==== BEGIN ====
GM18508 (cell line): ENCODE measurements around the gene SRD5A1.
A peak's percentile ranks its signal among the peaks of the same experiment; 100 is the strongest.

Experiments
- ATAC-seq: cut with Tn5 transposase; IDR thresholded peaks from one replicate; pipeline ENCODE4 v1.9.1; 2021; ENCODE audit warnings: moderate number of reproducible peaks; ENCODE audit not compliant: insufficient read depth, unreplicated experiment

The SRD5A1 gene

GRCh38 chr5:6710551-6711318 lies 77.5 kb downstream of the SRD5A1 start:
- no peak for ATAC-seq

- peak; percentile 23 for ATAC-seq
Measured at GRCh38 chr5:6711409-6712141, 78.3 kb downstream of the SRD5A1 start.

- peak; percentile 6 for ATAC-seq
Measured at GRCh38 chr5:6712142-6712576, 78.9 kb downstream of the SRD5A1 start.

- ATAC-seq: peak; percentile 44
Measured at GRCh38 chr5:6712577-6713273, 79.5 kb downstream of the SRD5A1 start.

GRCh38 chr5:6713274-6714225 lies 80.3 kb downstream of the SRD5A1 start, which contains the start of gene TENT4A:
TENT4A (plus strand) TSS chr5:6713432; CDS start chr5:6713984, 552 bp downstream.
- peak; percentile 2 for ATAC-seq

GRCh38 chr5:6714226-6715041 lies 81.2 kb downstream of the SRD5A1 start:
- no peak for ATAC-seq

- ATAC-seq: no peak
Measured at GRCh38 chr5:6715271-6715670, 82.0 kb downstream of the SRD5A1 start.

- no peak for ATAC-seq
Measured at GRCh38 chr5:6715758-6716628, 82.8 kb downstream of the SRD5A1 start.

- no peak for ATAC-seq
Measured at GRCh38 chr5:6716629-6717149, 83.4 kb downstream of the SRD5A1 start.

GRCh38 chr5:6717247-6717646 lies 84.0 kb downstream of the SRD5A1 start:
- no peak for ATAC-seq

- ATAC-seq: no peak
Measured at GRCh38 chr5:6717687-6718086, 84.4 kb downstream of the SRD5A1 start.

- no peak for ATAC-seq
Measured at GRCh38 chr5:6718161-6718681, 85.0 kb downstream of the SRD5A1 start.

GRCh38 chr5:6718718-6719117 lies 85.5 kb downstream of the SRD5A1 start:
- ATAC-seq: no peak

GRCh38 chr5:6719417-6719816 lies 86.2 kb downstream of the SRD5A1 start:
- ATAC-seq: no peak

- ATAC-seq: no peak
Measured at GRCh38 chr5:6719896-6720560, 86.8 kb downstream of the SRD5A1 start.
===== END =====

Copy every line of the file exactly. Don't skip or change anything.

GM18508 (cell line): ENCODE measurements around the gene SRD5A1.
A peak's percentile ranks its signal among the peaks of the same experiment; 100 is the strongest.

Experiments
- ATAC-seq: cut with Tn5 transposase; IDR thresholded peaks from one replicate; pipeline ENCODE4 v1.9.1; 2021; ENCODE audit warnings: moderate number of reproducible peaks; ENCODE audit not compliant: insufficient read depth, unreplicated experiment

The SRD5A1 gene

GRCh38 chr5:6710551-6711318 lies 77.5 kb downstream of the SRD5A1 start:
- no peak for ATAC-seq

- peak; percentile 23 for ATAC-seq
Measured at GRCh38 chr5:6711409-6712141, 78.3 kb downstream of the SRD5A1 start.

- peak; percentile 6 for ATAC-seq
Measured at GRCh38 chr5:6712142-6712576, 78.9 kb downstream of the SRD5A1 start.

- ATAC-seq: peak; percentile 44
Measured at GRCh38 chr5:6712577-6713273, 79.5 kb downstream of the SRD5A1 start.

GRCh38 chr5:6713274-6714225 lies 80.3 kb downstream of the SRD5A1 start, which contains the start of gene TENT4A:
TENT4A (plus strand) TSS chr5:6713432; CDS start chr5:6713984, 552 bp downstream.
- peak; percentile 2 for ATAC-seq

GRCh38 chr5:6714226-6715041 lies 81.2 kb downstream of the SRD5A1 start:
- no peak for ATAC-seq

- ATAC-seq: no peak
Measured at GRCh38 chr5:6715271-6715670, 82.0 kb downstream of the SRD5A1 start.

- no peak for ATAC-seq
Measured at GRCh38 chr5:6715758-6716628, 82.8 kb downstream of the SRD5A1 start.

- no peak for ATAC-seq
Measured at GRCh38 chr5:6716629-6717149, 83.4 kb downstream of the SRD5A1 start.

GRCh38 chr5:6717247-6717646 lies 84.0 kb downstream of the SRD5A1 start:
- no peak for ATAC-seq

- ATAC-seq: no peak
Measured at GRCh38 chr5:6717687-6718086, 84.4 kb downstream of the SRD5A1 start.

- no peak for ATAC-seq
Measured at GRCh38 chr5:6718161-6718681, 85.0 kb downstream of the SRD5A1 start.

GRCh38 chr5:6718718-6719117 lies 85.5 kb downstream of the SRD5A1 start:
- ATAC-seq: no peak

GRCh38 chr5:6719417-6719816 lies 86.2 kb downstream of the SRD5A1 start:
- ATAC-seq: no peak

- ATAC-seq: no peak
Measured at GRCh38 chr5:6719896-6720560, 86.8 kb downstream of the SRD5A1 start.